Kinder Morgan Inc. (NYSE:KMI) announced solid third-quarter results after the closing bell today. The company reported cash available to pay dividends of $435 million. That's up from $424 million in the third quarter of last year, and it allowed the company to increase its quarterly dividend to $0.44 per share, which is a penny higher than last quarter and up 7% since last year's third quarter. Thanks in part to its strong showing this quarter, the company expects to exceed its 2014 budgeted dividend per share of $1.72 for the full year.
Drilling down into the results
A bulk of Kinder Morgan's revenue in the quarter came from its ownership interest in Kinder Morgan Energy Partners LP (UNKNOWN:KMP.DL). In the third quarter, the MLP poured $551 million into Kinder Morgan's coffers, or about 75% of its revenue. The rest of its income came from its ownership interests in El Paso Pipeline Partners LP (UNKNOWN:EPB.DL) and its other assets. While the company is in the process of acquiring these affiliates, we need to drill a little deeper into these results to better understand Kinder Morgan's results, with Kinder Morgan Energy Partners in particular being what really fuels Kinder Morgan's results. Let's take a close look at its results, since it does most of the heavy lifting.
Here we see that all five of Kinder Morgan Energy Partners' segments delivered earnings growth over the prior quarter:
The highlight this quarter, as it has been all year, is the company's natural gas pipelines business. Not only are segment earnings higher than last quarter, but results are also up 9% over the third quarter of last year thanks in part to a 10% increase in natural gas volumes. Overall, the company's natural gas pipelines continue to be in strong demand because of production growth from U.S. shale plays, which is fueling demand for new pipeline capacity from Kinder Morgan.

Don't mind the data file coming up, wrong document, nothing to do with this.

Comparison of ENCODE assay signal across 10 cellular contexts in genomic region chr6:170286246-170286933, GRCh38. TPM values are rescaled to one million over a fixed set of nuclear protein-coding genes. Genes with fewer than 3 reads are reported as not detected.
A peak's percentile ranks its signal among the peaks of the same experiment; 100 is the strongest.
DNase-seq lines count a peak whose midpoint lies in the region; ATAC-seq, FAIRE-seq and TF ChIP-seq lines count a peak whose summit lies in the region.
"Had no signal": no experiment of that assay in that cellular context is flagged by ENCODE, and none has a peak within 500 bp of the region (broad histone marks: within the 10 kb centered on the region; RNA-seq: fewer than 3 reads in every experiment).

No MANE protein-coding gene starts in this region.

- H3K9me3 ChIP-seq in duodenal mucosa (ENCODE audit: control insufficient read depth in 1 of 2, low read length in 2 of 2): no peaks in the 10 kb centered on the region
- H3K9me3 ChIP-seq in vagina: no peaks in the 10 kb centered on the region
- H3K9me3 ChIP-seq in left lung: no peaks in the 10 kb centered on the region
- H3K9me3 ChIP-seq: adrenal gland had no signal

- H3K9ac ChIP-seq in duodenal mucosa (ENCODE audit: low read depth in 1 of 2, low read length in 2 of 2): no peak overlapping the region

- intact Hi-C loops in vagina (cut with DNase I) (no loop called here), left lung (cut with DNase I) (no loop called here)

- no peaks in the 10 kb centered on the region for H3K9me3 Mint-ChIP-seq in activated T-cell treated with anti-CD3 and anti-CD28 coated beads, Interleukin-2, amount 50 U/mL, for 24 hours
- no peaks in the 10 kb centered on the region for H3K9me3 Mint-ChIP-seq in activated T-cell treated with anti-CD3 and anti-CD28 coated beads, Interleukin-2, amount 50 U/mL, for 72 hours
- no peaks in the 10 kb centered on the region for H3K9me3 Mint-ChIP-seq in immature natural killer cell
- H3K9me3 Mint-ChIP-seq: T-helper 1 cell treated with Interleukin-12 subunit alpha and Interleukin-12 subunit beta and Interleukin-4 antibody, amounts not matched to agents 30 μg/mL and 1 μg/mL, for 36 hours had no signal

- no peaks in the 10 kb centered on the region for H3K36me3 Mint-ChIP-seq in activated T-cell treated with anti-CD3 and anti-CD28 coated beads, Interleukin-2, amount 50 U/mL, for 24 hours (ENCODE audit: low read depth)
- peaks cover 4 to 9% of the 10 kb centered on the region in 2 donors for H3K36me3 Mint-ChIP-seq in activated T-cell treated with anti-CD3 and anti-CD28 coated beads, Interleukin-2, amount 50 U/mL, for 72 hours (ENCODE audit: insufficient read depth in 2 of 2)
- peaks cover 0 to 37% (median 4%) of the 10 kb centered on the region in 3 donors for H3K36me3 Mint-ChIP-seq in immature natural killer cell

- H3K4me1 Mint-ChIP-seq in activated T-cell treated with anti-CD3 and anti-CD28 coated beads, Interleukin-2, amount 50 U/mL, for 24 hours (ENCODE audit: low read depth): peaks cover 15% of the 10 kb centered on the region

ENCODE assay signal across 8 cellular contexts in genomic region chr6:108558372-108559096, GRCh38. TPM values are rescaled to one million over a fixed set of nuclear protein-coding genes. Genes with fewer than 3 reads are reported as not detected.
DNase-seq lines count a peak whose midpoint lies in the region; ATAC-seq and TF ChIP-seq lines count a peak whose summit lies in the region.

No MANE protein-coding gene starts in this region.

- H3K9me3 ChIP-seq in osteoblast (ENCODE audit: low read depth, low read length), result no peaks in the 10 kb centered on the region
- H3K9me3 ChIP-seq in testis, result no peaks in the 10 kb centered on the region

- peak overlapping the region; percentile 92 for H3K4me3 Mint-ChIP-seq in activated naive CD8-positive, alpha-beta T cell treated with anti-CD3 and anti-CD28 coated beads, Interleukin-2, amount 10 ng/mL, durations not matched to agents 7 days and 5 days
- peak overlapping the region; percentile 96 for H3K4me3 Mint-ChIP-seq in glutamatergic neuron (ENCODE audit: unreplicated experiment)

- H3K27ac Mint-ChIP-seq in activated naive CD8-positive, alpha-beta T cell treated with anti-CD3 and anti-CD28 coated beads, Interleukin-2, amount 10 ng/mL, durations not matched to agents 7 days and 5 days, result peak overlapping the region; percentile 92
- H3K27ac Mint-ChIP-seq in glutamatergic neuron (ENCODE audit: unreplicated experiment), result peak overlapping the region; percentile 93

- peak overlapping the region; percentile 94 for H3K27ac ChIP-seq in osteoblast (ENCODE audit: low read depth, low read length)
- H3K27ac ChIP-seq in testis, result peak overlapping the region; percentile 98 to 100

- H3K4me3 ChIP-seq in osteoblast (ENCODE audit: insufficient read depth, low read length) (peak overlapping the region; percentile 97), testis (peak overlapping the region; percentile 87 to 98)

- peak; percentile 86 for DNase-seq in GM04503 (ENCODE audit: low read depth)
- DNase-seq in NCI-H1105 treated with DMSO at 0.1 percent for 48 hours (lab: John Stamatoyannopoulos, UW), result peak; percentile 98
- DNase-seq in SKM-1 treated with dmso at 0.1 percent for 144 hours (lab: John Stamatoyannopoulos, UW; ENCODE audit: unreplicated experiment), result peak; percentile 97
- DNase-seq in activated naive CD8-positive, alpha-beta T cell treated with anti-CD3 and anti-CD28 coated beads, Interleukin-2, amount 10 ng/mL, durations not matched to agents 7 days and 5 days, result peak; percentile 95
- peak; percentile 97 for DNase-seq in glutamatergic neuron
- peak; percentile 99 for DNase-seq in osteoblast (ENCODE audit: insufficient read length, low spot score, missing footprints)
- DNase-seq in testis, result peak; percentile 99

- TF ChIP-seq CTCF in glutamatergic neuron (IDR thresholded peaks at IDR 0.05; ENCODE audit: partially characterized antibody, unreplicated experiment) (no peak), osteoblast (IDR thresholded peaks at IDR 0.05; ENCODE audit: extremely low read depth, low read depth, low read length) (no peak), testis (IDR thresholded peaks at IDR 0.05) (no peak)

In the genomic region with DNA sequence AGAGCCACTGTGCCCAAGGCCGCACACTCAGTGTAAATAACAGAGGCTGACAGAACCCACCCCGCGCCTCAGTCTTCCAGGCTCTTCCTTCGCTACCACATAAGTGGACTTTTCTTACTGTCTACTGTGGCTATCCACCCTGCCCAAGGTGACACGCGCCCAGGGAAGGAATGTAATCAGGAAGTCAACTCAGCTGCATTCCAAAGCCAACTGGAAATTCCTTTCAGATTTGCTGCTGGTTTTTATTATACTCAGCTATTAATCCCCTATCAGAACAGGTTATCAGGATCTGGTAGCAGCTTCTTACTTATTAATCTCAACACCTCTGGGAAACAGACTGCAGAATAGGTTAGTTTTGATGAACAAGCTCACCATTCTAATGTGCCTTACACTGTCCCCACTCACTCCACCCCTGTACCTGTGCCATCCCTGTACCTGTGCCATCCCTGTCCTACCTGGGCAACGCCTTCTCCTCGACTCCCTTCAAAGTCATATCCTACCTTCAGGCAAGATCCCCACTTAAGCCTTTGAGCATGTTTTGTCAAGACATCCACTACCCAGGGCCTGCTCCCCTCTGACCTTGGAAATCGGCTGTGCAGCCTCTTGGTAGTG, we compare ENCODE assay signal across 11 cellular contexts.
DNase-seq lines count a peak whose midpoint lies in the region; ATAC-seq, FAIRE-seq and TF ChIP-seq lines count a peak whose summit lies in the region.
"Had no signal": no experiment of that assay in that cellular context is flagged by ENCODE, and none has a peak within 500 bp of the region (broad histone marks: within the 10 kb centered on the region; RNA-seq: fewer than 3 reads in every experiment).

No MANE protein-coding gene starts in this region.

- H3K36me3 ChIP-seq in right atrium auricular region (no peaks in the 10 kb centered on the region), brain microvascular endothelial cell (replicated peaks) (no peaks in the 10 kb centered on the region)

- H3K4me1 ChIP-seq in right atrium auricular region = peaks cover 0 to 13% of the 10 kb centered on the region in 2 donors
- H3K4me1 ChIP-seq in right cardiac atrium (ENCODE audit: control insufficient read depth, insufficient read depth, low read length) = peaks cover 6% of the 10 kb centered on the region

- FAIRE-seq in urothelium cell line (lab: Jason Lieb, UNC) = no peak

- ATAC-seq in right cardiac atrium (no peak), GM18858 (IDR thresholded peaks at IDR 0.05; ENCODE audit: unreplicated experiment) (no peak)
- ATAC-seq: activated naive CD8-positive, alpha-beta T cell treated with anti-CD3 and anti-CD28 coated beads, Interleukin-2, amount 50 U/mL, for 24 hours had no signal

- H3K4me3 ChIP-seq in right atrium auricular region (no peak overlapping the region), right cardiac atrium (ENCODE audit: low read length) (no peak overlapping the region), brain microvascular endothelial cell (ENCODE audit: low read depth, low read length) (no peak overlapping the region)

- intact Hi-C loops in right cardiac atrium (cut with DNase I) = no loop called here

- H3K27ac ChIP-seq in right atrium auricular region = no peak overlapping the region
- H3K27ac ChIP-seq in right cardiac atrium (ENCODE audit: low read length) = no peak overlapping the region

It's a similar story of solid results across the company's other segments. The carbon dioxide business delivered strong oil production along with solid carbon dioxide production. The products pipeline segment benefited from the strong growth in petroleum product volumes flowing through its pipelines, while the terminals business benefited from new projects coming online. Even the Canadian segment's results improved, though in this case that improvement had a lot to do with the exchange rate. Overall, the company's operating segments all delivered solid results, which helped fuel strong results and a growing dividend at Kinder Morgan.
Despite the plunge in oil prices over the past few months, Kinder Morgan expects its businesses to deliver results that exceeded its original expectations. Even its carbon dioxide segment, which has some exposure to oil prices, is still expecting results that are only moderately below the company's expectations. The company expects to more than overcome that weakness on the strength of the natural gas pipelines business.
The last area worth noting is the overall project backlog for Kinder Morgan. That backlog grew by a net $900 million in the quarter to a total of $17.9 billion, as the company added nearly twice as many new projects to its backlog as it placed into service in the quarter. Considering that future projects are what will fuel the company's continued growth over the next few years, it's critical that it continues to maintain a strong backlog of projects that have a high certainty of being completed.
Overall, it was another solid quarter for Kinder Morgan. The company is on pace to exceed its own guidance for the full year and continues to increase its project backlog to fuel future growth. The company also remains on track to consolidate its vast empire as its merger with its MLPs still looks to close before the end of the year. This really is everything investors could realistically hope to see from the company this quarter.
Matt DiLallo has options on Kinder Morgan. The Motley Fool recommends and owns shares of Kinder Morgan. Try any of our Foolish newsletter services free for 30 days. We Fools don't all hold the same opinions, but we all believe that considering a diverse range of insights makes us better investors. The Motley Fool has a disclosure policy.